Over the past 15 years, the control of ‘the party over the gun’ has eroded, one consequence being that displays of muscle have taken place that have run counter to Deng’s philosophy of ‘speaking softly’ even while carrying a big stick. One clear example was the display of military temper across the Taiwan Strait in the 1990s. More recently there’s been the present standoff with India over the status of Kashmir and tensions with South-east Asian countries about the extent of their claim on territorial waters in the South China Sea.
In foreign policy, the PLA has become an autonomous player within the CCP pantheon, rather than being limited by the policy set by the State Council. Because of this, some disconnect has developed between General Secretary Hu's vision of a close alliance between China and India and the actual direction of policy.
The PLA, after all, has its own priorities, seeing the Pakistan Army as its closest ally in Asia after the militaries of North Korea and Burma. The consequence has been a policy toward India that has been tilted in a way similar to that adopted by Nixon and Kissinger in the early 1970s.
Meanwhile, while the US defence secretary fantasizes publicly about the loyalty and reliability of the Pakistan Army, despite the reality being that since the launch of the Afghan war in 2001 and the 2003 occupation of Iraq, more and more members of Pakistan’s officer corps have turned hostile to the United States (a sentiment apparently not hidden at regimental dinner tables).
The reason why such a shift in opinion is significant can be found in the fact that successors of Zia ul-Haq as Pakistan’s chief of the army staff need the support of the key corps commanders to retain authority within the overall force. In a way, this dependence on his peers is similar to that of the once all-powerful general secretary of the CCP, who needed to have the backing of the Politburo to ensure he didn’t go the way of Hua Guofeng, Hu Yaobang and Zhao Ziyang—all three of whom were rendered ineffective by opposition from within the Politburo's Standing Committee.
Today, Pakistan’s corps commanders view Beijing as a far more natural partner than Washington, and consequently respond to signals from there rather than from the Pentagon. But even if Chief of the Army Staff Gen. P A Kayani wanted to advance the NATO agenda in Afghanistan (itself improbable) he’d be unable to do so, given his need to have senior commanders on his side in the perpetual effort to ensure the primacy of the military over the civilian establishment in Pakistan.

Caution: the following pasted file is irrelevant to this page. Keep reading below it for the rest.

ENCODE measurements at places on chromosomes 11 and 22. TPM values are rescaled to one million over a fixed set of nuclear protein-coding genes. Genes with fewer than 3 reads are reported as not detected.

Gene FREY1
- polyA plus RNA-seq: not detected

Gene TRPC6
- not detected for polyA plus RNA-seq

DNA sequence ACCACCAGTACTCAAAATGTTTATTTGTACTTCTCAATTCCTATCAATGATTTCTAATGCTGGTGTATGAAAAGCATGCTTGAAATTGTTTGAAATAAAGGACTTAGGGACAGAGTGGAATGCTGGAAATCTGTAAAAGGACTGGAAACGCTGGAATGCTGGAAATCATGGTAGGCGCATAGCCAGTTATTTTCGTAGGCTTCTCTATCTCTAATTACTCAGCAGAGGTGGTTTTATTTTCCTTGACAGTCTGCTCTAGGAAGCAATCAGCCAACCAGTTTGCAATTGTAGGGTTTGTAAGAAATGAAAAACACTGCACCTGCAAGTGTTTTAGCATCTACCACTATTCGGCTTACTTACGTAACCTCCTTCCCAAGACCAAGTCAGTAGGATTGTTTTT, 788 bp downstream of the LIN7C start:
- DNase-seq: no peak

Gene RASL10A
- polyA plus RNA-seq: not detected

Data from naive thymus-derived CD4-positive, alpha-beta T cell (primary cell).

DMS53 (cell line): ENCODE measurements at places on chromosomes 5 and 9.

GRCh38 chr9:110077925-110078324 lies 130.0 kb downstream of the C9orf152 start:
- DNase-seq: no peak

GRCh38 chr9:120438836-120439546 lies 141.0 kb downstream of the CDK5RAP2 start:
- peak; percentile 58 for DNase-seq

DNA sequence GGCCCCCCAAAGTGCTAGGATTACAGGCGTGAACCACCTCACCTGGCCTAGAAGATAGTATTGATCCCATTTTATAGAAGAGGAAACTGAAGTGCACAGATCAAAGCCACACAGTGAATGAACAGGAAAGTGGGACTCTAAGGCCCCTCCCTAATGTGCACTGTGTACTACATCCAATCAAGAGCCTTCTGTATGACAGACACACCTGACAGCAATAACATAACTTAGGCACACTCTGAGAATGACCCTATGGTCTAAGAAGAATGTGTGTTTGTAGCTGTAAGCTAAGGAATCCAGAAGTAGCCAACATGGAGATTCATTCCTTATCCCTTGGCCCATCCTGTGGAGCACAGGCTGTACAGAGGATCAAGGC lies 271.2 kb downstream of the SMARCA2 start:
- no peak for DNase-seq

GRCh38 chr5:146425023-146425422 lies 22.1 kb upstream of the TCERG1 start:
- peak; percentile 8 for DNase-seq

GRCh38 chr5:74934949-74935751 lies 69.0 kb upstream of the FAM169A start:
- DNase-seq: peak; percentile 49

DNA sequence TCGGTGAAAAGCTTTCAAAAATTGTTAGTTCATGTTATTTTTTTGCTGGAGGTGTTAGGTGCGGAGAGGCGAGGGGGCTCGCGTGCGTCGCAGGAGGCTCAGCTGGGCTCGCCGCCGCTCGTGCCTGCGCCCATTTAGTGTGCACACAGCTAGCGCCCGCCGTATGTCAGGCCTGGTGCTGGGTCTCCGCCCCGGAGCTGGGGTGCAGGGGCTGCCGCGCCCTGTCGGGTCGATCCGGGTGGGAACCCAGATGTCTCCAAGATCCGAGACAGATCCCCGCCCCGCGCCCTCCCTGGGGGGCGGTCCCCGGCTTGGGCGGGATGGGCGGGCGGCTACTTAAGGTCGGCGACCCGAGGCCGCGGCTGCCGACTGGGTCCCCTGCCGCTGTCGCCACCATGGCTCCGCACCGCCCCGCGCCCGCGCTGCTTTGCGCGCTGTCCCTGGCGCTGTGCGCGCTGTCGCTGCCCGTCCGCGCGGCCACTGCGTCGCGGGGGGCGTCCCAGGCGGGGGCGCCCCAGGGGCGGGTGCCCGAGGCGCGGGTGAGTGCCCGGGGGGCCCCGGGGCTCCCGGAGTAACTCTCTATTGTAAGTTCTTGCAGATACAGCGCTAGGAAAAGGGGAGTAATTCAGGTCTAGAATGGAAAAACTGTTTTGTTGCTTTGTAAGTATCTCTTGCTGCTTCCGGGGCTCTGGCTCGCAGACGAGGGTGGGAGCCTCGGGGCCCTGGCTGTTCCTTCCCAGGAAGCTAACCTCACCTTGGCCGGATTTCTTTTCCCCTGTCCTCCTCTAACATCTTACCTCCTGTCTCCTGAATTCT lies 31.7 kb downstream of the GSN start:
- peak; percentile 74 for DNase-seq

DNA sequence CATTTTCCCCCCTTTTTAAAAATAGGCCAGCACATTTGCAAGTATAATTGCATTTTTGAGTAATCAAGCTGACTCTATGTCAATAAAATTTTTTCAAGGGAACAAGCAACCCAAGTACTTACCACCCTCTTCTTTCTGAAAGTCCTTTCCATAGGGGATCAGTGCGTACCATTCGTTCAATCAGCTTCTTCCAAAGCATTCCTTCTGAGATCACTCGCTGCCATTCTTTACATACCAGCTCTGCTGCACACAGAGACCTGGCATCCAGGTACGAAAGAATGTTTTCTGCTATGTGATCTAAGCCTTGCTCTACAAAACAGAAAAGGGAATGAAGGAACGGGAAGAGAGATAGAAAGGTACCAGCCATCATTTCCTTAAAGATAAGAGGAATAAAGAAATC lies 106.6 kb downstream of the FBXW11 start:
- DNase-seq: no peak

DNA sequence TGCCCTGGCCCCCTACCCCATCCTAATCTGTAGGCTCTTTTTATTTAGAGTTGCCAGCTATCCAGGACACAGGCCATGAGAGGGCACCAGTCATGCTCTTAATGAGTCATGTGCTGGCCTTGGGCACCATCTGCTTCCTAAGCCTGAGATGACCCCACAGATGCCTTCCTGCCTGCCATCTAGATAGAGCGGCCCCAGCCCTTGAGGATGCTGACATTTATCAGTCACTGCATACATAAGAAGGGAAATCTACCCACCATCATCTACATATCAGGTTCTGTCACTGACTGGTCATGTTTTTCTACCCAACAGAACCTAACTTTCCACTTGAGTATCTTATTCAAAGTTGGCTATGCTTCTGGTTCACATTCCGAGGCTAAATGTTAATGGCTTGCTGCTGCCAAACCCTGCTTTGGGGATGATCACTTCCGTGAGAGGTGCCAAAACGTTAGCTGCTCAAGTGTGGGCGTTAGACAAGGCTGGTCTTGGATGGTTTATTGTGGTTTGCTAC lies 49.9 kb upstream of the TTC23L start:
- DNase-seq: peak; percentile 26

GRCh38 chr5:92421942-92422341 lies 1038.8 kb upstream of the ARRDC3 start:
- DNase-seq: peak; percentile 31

Yet, although the Indian strategic community regards the world's most populous democracy as being the target of the PLA's expansion of its capabilities within the Indian Ocean Rim, the reality is that India plays only a subsidiary role in the PLA’s considerations. The PLA actually sees the US armed forces as its main rival, and responds to India only to the extent that it perceives Delhi to be a fellow traveller of the United States.
It’s hardly a secret that the PLA would like the US military to exit from Asia, and what better way of hurrying this along than by ensuring that NATO is defeated in Afghanistan, the way the USSR military was? The best way of achieving this objective is through the Pakistan Army, which has perfected the science of professing compliance with US commands while apparently doing very little to carry them out. Indeed, it has shown considerable skill in doing the reverse, sabotaging US interests through ‘retired’ and ‘on leave’ personnel, so that deniability can be maintained. Both the Pakistan Army and the PLA evidently believe that a US victory in Afghanistan would entrench US forces in that country, while a defeat would send them packing, leaving the country as low-hanging fruit for the intrepid duo to dominate.
Small wonder, then, that the many ‘operations’ against the Taliban that are being conducted by the Pakistan Army seem to be having zero success in checking the progress of that ragtag band, this despite the fact that—unlike in 1994-95—the Taliban is feared and loathed by the overwhelming majority of Pashtuns.
This is why the PLA is even willing to make a foe of India—riling Delhi over Kashmir, including by rejecting visas to Indian army commanders who they had themselves invited to visit, and stationing thousands of uniformed personnel in the Pakistan-controlled part of Kashmir, ostensibly to build roads.
So what would the prize be should China prevail in this 21th century version of the Great Game? It would be nothing less than the replacement of the United States by China as the pre-eminent military power in Asia. It would look much, in fact, like the defeat of the Soviets in 1988, which ultimately led to the eclipse of Moscow by Washington across the globe.